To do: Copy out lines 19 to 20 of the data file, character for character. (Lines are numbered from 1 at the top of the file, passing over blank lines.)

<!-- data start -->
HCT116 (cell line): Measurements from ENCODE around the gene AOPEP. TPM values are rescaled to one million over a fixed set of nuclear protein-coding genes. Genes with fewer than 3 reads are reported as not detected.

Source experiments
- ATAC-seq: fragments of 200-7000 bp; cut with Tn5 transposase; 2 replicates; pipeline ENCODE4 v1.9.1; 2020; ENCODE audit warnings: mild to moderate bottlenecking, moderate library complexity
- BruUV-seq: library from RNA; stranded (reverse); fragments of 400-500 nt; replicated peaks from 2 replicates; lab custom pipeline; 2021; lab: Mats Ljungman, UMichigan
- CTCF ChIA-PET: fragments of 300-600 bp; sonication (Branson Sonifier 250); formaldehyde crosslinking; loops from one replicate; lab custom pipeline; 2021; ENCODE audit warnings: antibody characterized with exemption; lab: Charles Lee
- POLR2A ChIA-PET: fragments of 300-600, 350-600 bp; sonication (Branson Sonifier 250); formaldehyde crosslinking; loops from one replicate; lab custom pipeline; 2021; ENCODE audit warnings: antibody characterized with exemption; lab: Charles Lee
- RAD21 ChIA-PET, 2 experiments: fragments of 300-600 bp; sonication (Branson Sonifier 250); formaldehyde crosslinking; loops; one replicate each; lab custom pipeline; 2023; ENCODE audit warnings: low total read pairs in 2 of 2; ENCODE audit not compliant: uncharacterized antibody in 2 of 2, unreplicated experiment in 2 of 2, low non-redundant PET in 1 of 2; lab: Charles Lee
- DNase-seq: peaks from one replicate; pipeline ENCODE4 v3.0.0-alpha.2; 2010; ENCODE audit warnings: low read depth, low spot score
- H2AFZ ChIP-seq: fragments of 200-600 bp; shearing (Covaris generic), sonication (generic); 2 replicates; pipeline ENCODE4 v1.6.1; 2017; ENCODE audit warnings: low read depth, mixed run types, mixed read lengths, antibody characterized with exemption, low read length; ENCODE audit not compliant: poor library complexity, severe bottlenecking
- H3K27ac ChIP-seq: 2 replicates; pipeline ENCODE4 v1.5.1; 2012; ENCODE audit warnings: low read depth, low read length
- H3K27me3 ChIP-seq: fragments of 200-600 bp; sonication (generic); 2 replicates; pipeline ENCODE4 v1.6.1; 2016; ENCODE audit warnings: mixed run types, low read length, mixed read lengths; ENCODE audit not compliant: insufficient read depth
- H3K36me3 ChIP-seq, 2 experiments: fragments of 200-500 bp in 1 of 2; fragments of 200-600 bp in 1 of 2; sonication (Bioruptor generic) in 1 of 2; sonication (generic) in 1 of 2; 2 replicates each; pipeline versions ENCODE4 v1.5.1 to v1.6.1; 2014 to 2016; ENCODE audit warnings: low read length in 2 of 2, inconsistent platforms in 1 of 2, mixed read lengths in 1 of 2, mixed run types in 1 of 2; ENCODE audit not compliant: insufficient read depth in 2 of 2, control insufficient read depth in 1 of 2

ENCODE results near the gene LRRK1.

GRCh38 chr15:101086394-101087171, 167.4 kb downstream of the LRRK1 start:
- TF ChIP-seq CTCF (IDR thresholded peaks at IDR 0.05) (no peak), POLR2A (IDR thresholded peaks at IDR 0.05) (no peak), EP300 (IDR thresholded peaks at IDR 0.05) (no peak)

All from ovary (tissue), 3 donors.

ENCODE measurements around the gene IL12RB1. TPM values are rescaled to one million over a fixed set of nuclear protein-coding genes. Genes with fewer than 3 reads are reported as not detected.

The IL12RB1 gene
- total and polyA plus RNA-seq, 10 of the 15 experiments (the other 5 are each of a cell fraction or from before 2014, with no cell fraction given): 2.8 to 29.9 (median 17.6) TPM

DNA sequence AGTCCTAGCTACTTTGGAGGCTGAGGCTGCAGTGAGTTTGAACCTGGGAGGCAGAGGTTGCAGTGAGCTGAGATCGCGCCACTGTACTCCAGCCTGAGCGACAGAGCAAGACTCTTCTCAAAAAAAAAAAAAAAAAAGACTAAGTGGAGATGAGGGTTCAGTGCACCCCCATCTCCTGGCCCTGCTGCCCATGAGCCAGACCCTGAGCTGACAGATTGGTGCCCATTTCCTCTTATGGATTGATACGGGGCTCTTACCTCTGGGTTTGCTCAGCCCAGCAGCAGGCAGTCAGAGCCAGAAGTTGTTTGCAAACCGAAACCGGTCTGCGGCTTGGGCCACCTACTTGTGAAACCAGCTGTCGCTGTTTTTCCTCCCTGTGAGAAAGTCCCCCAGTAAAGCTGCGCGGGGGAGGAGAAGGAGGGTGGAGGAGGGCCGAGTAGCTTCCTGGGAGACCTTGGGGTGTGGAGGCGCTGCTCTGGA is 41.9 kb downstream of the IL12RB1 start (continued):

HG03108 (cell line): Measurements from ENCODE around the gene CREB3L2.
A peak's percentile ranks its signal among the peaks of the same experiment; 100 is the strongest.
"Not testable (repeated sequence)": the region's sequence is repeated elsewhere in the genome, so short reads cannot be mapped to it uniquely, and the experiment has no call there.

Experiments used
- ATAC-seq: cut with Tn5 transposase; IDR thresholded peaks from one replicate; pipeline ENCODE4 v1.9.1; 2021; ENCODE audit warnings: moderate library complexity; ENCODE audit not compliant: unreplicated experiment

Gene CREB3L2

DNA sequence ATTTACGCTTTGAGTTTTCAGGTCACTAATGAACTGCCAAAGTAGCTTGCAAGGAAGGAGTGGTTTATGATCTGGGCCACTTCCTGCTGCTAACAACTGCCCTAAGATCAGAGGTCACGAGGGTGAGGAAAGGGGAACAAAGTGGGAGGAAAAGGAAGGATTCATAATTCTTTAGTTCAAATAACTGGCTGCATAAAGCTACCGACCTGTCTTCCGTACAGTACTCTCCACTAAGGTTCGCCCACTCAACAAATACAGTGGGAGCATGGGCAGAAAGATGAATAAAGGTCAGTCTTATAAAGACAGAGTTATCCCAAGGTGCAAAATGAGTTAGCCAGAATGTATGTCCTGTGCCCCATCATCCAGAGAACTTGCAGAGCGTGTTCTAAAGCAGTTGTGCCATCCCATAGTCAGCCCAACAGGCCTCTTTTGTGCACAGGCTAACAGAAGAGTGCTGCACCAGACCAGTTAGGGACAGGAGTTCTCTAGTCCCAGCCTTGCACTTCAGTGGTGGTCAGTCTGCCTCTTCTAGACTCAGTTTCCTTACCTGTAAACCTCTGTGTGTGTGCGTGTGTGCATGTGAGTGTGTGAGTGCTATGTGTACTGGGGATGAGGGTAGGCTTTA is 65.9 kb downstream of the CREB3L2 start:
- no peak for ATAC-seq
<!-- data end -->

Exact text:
- total and polyA plus RNA-seq, 10 of the 15 experiments (the other 5 are each of a cell fraction or from before 2014, with no cell fraction given): 2.8 to 29.9 (median 17.6) TPM

DNA sequence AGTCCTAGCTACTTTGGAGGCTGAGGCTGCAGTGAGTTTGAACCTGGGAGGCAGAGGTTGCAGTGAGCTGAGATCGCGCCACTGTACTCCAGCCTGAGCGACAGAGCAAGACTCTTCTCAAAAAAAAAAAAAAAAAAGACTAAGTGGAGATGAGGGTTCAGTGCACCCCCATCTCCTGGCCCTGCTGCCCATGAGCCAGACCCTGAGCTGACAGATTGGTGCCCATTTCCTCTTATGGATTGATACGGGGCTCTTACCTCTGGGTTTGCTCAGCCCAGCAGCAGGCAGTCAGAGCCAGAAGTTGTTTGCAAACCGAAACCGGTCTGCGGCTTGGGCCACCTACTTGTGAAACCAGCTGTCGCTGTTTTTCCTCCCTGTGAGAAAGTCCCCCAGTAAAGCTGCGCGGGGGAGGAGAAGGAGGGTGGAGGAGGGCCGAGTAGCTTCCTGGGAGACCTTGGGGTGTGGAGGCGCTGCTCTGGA is 41.9 kb downstream of the IL12RB1 start (continued):